In August of 2019, Kings Island announced its new roller coaster, Orion, a $30 million giga coaster with a 300-foot drop and more than a mile of track. I was initially interested in this news, as someone who hates roller coasters and takes great pleasure in avoiding them.
However, I hadn’t yet realized that I was already on a rollercoaster – one with a $150 million franchise fee and soon to complete a $250 million stadium. I am, of course, talking about FC Cincinnati (FCC).
FCC began life in Major League Soccer (MLS) with a bang. Leonardo Bertone hit a thumping volley 13 minutes into the season away in Seattle, and life looked good. A draw at the reigning champions in Atlanta and a win over Portland in the home opener made life look even better.
But after another win in the cold of New England in March, and one of the best starts by an expansion franchise in history, FC Cincinnati won one game in their next 14. After back-to-back wins in the heat of mid-July, it won one game in the 14 afterward. In the penultimate week of the season, in the dying seconds of a 1-1 draw with Orlando, the club conceded its 75th goal, setting the record for the worst defense in the 24-year history of MLS.
As the season closed and final tallies were counted, the club also set another dubious record – having conceded 44 more goals than it scored, the club boasted the worst goal differential in MLS history.
While painful, this is necessary knowledge for framing the 2020 season.
It hadn’t even begun before cracks started to appear.
Ron Jans, the designated heir to fired head coach Alan Koch, resigned weeks before the first game, after a controversy which I happened to write about earlier this year.
Two games were played, and two games were lost, although some promising attacking play against the two best teams in the Eastern Conference the year prior (Atlanta and the New York Red Bulls) gave a little spark of hope to fans of the Orange and Blue.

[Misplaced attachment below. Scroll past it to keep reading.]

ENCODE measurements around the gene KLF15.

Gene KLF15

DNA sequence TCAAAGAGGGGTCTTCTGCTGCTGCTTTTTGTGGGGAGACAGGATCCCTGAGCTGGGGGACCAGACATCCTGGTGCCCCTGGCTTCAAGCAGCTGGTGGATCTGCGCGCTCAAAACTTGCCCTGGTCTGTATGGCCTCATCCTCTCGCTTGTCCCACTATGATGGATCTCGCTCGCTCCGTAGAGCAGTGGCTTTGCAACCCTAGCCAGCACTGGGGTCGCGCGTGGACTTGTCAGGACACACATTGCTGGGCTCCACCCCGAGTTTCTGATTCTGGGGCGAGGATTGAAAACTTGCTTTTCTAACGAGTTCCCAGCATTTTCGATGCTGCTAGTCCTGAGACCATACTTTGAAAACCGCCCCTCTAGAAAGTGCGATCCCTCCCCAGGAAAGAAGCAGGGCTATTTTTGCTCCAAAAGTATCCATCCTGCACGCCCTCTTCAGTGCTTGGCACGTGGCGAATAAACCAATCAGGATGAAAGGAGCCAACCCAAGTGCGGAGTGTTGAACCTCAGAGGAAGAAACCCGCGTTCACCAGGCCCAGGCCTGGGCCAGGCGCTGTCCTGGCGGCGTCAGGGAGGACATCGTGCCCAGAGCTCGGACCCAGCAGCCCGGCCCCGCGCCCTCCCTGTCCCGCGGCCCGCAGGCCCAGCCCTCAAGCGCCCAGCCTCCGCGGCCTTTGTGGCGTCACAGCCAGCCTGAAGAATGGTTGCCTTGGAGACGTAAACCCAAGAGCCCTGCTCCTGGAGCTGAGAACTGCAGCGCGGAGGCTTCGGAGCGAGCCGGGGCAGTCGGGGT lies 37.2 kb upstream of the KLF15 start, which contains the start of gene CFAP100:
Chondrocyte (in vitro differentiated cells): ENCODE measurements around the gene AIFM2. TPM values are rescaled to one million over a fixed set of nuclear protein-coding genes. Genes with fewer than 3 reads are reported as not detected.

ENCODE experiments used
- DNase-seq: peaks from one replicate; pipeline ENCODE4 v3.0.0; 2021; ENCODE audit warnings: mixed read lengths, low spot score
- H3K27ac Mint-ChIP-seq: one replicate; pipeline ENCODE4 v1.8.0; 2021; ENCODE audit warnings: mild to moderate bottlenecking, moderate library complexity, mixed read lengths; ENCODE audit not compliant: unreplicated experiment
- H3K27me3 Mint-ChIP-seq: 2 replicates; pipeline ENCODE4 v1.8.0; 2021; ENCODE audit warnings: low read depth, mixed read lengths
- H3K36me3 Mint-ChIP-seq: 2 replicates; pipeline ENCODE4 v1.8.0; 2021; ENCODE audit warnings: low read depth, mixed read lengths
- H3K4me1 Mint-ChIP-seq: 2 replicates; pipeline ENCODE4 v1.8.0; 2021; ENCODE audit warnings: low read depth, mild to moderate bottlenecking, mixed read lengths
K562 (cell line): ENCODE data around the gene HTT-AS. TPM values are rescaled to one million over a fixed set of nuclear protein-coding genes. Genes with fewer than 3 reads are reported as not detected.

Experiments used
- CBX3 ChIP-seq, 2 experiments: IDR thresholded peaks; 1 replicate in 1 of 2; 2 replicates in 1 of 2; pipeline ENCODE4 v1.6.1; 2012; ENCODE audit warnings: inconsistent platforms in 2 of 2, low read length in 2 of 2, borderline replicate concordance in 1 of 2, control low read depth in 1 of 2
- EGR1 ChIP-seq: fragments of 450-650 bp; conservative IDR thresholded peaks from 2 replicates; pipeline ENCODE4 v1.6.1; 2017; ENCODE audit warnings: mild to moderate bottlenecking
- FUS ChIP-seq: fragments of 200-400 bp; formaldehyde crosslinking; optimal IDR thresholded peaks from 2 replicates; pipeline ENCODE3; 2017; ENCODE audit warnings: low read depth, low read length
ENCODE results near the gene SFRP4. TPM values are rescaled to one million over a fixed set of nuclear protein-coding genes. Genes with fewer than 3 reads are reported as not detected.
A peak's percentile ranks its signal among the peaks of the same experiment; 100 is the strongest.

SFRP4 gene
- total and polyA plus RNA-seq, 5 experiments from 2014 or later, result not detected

Four months later, after lockdown had ended and in seclusion at the ESPN Wide World of Sports Complex in Orlando, the season began again with an old-fashioned demolition job. Four goals, three in the space of 20 minutes, scored by the eternal enemy Columbus — and the players just looked lost.
New head coach Jaap Stam made a fateful decision: The club would sit back and defend, taking only infrequent attempts at the primary objective of soccer – scoring goals.
This has made a lot of people very angry and has been widely regarded as a bad move.
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After two wins over a now-terrible Atlanta and the New York Red Bulls, FC Cincinnati settled into a now familiar pattern – in the 15 games since, as of the time of writing, the club has won two of them.
When the revised MLS schedule was released, with clubs playing home games in empty stadiums, the Orange and Blue went to Nippert Stadium in Cincinnati and played four straight games, six hours of soccer, where zero goals were scored by either team. I watched all four games live, in their entirety, and believe me when I say that I have never been more bored (and I watch a lot of soccer).
Statistically, there are improvements from 2019. Points per game is up – 0.8, up from 0.71 (although both are only worth enough for dead last in the league.) The defense has tightened up, boasting a better record at the back than eight other MLS clubs.
The multi-million-dollar star striker up front has improved as well, with Jurgen Locadia’s two goals an improvement on Fanendo Adi’s one, I guess. That’s … where the positives end, however, and there is one more rather horrifying stat that has come out of this season.
As of this moment, FC Cincinnati was granted the treasure of eight games at home, and in those games, proceeded to score a total of three goals. Barring a dramatic turnaround, the club is certainly headed for another dubious record – having scored only 11 goals this season, it is on track to have the worst offense in the 25-year history of MLS.
One club holding the all-time records for the worst offense, the worst defense, and the worst goal differential in league history, and not setting all three together in the same season, is unprecedented in top-division soccer. I looked through every top-division league in the world I could find available data for – and, barring six goals scored in the remaining three games, FC Cincinnati would be the first, and only, team to achieve this feat.
It’s only fitting for a club coming from this city, one where the sporting tradition is one of pain and suffering.
And I cannot wait for next season.